FOR BETTER OROMIA

Reconstruction of Oromo history and culture

Before their adoption to Christianity at the turn of 19th century and Islam the Oromo people practiced their own religion. They believed in the supreme being called WAAQA ,WAAQAAYO or WAAQ ,which approximates the English word God. The manifestation of the power of Waaqa through Ayaana is told to the people through Qallu’s (men) or Qaalliti’s (women). The known Qaalluu in the ancient time was Abba Muudaa who most probably lived between Bale and Gannaale river valleys specifically in Fugug according to Asemarom Lagesse, Oromo democracy.

“In pre-colonial oromo society, the core of Oromo social economic ,political philosophical and spiritual life was a holistic institution known Gadaa. Under Gadaa , Oromos believed in Waaqa (God ). Waaqa is one of the supreme being, but many as ayyaana. Ayyaana exist in everybody and everything in the universe. In oromo society waaqa creates and regulates the existence of all animate and inanimate, material and non-material nature and places them in a well-balanced cosmic order.

As an extension of his phenomenon, Oromos believe that the society collapses unless a balance is stuck between male and female, young and old, spiritual and physical power in the cosmic order of Waaqa’s wisdom. The interdependence of the dominant and the laminas is considered as a precondition for peace and prosperity in both meta physical and practical sense.

Oromos refer to this concept of peace and order of Waaqa as Safuu. Safuu is extremely important in oromo religious and political thought. If the balance is disturbed, it is said that safuu is lost, safuu cabse ykn dabse jedhama (mine). The loss of safuu is the loss of Seera Waaq (Waaq’s law and order). The loss of safuu signals the reign of chaos and disaster.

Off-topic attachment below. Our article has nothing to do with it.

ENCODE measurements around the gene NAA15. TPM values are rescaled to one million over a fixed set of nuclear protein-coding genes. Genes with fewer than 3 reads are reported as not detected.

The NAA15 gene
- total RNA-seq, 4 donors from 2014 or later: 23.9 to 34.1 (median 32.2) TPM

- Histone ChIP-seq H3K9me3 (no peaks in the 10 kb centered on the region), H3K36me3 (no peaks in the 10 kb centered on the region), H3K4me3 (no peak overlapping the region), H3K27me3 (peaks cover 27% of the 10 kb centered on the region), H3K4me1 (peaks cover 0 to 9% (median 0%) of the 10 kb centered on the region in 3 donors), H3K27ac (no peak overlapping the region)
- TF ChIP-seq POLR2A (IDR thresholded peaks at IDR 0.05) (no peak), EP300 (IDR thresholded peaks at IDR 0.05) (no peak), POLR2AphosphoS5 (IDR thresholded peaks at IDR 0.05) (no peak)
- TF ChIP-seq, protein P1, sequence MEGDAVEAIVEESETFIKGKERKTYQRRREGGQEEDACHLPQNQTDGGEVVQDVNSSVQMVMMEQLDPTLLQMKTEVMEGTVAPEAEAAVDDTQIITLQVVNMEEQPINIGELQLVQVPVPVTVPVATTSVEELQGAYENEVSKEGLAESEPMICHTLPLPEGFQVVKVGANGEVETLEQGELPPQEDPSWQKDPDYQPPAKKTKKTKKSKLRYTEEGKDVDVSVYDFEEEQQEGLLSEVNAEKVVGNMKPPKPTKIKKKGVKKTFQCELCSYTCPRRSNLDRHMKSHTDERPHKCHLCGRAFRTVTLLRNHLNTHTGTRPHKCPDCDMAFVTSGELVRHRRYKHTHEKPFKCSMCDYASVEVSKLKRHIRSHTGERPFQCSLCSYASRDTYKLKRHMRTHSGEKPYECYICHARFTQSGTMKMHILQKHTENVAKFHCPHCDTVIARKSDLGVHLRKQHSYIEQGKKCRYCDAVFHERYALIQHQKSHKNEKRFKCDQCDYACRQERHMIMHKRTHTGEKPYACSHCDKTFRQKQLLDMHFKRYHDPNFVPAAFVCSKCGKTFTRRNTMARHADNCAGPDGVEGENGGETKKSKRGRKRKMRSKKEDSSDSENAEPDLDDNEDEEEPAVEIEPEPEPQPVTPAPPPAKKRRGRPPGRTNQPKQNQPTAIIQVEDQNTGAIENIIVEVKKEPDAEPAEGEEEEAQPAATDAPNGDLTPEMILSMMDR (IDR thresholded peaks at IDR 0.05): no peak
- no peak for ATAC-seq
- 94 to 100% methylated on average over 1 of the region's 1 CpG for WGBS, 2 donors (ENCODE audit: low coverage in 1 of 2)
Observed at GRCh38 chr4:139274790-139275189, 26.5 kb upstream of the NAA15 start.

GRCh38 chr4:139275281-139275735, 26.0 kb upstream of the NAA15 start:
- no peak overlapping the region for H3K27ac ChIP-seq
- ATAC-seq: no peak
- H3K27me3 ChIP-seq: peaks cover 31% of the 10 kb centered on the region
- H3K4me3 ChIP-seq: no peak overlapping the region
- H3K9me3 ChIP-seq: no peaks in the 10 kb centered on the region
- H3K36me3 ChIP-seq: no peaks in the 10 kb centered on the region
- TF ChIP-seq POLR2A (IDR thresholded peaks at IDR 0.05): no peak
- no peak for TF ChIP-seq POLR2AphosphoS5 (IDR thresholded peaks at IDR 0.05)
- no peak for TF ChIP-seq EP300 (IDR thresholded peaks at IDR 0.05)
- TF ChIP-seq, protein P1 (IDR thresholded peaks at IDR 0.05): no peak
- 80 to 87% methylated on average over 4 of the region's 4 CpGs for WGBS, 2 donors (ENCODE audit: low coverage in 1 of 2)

Thus, Waaqa is the source and the course of everything simultaneously. Waaqa is the beginning and end, one and many, infinite and infinitesimal all at the same time. Waaqa exists in everything and everything exists in it. Waaqa is the fabric that weaves the past, the present and the future. This philosophical, political and religious thought of the oromo is embodied in their emblem the Faajjii Walaabuu.

Faajjii WalaabuuFaajjii Walaabuu is a tricolor emblem with black, red, and white hues. The black is the future. Black is the unknown and the unknowable. Black is the spirit, the soul. Black is Waaq (God). Black is holy and sacred. The red is the present, the living, the here and the now. Red is the flesh. Red is the blood that rushes through our veins. Red is the living fire. Red is the present. The white is the past, the ancestors, the bones, the ashes. White is the past, the bones remain behind when life flickers out. White is the ashes that remain when the fire is out. White is the ancestors spirit. Thus, in the three colors of Faajjii Walaabuu , Waaqayyo weaves together the past, the present and the future ; the bones, the flesh and the soul.

Discussion Forum
  • Hailegebriel M Gidey: Another superb post! This is something to yell about. I opt to go on the top of my roof and yell- aloud to the end so that echoes go global and the world learn and fetch from this civilization and acknowledge it. When the stones are appriciated and considered as world heritage, Gadaa the very essence of humanity and existance is ignored! Good job Beyo Koo !!!!
  • Mamitti Luke Beyo Koo: Thanks for sharing it. Here is also another piece about the tricolor emblem and Qaalluu system:  https://m.facebook.com/story.php…